MR. MCLAUGHLIN: I think that if they can distort and contort Schwarzenegger into being a caricature of what he -- the roles he plays and so forth, and the people come to believe that that's all there is and that's not enough to run the government, he's a goner.

MS. CLIFT: Right.



MR. O'DONNELL: He's the one who can't stop saying "Hasta la vista, Gray Davis." He's doing it.

MR. BUCHANAN: But you know, look at -- remember Reagan; "Bedtime With Bonzo"? They had the monkey in there with Reagan -- he overcame it. He laughed it off.

MR. O'DONNELL: He didn't do lines from "Bedtime With Bonzo." He did no lines from -- (inaudible).

MR. BUCHANAN: He laughed it off!

MR. MCLAUGHLIN: He was also governor of California.

MS. CLIFT: Right.

MR. BUCHANAN: But that was before he was governor. He laughed it off.

MR. MCLAUGHLIN: Oh, before?


MS. CLIFT: You know, the polls show that the number one fans for Schwarzenegger movies are 19-year-old Hispanics and men, and if he can get those people to vote, he can --

MR. BLANKLEY: Which raises an interesting question --


MR. BLANKLEY: All of the polls are based on a typical turnout. Who knows who's going to turn out for this election?


MS. CLIFT: Exactly.


MR. BLANKLEY: You could get a younger people turning out, who are not being calculated.

MR. MCLAUGHLIN: What's been overlooked by O'Donnell --

MS. CLIFT: That's why the "Hasta la vista" works!

MR. MCLAUGHLIN: What's been overlooked by O'Donnell in his review of the situation is the political structure of the electorate of California. You have Democrats, you've got Republicans, you've got independents and you've got ticket-splitters. The ticket-splitters have practically vanished, have they not? And the independents have now settled one way or the other, whether they're liberal or conservative on this issue. And I think most of your independents are against Davis. So, that moves them over into the Republican column.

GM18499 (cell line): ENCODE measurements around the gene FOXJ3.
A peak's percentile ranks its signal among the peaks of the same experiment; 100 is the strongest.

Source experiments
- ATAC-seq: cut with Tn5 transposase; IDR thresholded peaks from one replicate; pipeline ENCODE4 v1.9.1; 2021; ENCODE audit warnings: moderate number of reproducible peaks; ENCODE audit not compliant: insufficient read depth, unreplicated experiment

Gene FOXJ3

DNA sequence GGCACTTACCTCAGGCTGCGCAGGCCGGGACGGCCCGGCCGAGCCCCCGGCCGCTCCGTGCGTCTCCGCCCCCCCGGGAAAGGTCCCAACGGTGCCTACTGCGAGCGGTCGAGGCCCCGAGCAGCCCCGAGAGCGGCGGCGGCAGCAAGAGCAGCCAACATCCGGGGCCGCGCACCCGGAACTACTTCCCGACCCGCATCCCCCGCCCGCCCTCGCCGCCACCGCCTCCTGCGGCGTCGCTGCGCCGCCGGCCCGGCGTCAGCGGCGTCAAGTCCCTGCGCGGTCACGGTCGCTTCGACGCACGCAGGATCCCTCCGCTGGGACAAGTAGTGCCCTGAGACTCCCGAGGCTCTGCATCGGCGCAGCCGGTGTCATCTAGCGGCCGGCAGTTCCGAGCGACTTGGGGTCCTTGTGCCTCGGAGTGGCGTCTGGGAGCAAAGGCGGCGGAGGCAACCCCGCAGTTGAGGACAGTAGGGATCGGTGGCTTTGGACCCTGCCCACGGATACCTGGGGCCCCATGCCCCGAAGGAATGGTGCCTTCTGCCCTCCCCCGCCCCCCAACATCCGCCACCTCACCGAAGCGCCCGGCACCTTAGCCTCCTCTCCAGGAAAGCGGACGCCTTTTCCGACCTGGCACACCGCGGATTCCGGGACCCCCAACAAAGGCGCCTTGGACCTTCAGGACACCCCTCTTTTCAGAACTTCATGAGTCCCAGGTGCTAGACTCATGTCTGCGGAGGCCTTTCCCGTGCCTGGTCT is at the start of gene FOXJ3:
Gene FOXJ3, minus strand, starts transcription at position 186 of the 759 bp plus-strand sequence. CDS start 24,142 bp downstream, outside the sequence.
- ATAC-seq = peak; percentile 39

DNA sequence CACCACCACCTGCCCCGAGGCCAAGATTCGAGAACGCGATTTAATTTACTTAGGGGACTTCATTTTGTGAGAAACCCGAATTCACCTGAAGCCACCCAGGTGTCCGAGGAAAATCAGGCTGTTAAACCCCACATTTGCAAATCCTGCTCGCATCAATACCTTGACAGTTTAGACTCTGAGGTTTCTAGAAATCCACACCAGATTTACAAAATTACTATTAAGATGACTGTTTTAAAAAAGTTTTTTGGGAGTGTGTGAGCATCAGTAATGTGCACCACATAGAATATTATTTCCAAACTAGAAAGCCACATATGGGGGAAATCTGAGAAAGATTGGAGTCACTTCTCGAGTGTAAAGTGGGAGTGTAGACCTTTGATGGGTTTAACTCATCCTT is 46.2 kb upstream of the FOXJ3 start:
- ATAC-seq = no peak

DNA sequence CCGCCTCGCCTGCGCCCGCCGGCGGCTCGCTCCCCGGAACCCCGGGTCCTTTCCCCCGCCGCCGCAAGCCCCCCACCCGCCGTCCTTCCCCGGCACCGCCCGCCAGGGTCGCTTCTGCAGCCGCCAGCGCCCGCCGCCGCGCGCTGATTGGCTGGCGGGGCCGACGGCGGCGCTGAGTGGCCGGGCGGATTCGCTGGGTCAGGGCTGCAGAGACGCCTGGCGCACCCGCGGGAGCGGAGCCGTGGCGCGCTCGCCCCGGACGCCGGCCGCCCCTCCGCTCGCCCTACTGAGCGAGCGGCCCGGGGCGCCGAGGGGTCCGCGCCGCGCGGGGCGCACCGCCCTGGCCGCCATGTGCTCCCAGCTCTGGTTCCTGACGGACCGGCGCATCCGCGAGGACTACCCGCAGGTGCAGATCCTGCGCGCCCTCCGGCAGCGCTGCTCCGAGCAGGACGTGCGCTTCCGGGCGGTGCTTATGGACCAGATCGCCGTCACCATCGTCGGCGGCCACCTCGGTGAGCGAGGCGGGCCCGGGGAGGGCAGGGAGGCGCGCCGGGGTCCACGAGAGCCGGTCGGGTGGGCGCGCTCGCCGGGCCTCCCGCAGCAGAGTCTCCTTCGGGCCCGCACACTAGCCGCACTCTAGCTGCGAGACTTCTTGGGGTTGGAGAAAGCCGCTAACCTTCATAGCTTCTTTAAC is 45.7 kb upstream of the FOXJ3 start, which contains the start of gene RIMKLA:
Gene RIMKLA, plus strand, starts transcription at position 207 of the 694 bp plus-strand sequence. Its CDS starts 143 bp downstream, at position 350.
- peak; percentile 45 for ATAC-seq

MR. O'DONNELL: Today. There's been no campaign. There's been no campaign in defense of Davis. Arianna Huffington's going to run the most interesting campaign. She's going to try to link Schwarzenegger to the Bush policies, to the Bush energy policies.

MR. BUCHANAN: Who is going to -- who is going to pay any attention to Arianna?!

MR. O'DONNELL: If she can actually get it focused --

MR. BUCHANAN: Are you kidding?

MR. O'DONNELL: No. If she can get it focused -- she's not going to win, but if she can focus --

MR. MCLAUGHLIN: She's already missed --